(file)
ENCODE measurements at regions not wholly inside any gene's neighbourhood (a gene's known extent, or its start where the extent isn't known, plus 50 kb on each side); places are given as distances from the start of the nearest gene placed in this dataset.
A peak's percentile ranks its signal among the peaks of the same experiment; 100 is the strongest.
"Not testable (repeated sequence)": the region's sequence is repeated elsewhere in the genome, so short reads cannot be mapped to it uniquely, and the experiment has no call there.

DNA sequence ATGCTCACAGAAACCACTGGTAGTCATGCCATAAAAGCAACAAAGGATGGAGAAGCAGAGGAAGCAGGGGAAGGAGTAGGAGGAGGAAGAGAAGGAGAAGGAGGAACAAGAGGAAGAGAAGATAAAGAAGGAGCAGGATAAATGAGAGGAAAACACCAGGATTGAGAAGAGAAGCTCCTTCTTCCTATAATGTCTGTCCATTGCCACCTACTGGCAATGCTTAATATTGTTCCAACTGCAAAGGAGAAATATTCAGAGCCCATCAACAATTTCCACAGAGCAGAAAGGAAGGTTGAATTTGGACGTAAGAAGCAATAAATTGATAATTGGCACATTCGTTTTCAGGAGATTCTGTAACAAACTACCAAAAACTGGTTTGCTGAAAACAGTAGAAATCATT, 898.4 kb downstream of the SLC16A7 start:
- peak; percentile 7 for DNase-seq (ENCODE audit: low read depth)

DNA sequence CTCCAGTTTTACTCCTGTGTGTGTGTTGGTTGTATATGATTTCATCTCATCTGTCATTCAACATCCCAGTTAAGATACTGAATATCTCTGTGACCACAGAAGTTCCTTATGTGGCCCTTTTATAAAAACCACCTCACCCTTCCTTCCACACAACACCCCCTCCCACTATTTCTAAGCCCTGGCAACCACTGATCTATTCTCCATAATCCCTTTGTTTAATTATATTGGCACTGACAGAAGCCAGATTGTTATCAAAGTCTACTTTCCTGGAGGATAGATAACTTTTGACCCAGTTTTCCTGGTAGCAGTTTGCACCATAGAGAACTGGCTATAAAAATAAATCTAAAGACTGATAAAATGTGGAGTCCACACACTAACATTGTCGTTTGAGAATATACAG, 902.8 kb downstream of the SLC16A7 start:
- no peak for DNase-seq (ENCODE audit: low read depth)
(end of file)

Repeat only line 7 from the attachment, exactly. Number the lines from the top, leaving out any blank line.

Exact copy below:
- no peak for DNase-seq (ENCODE audit: low read depth)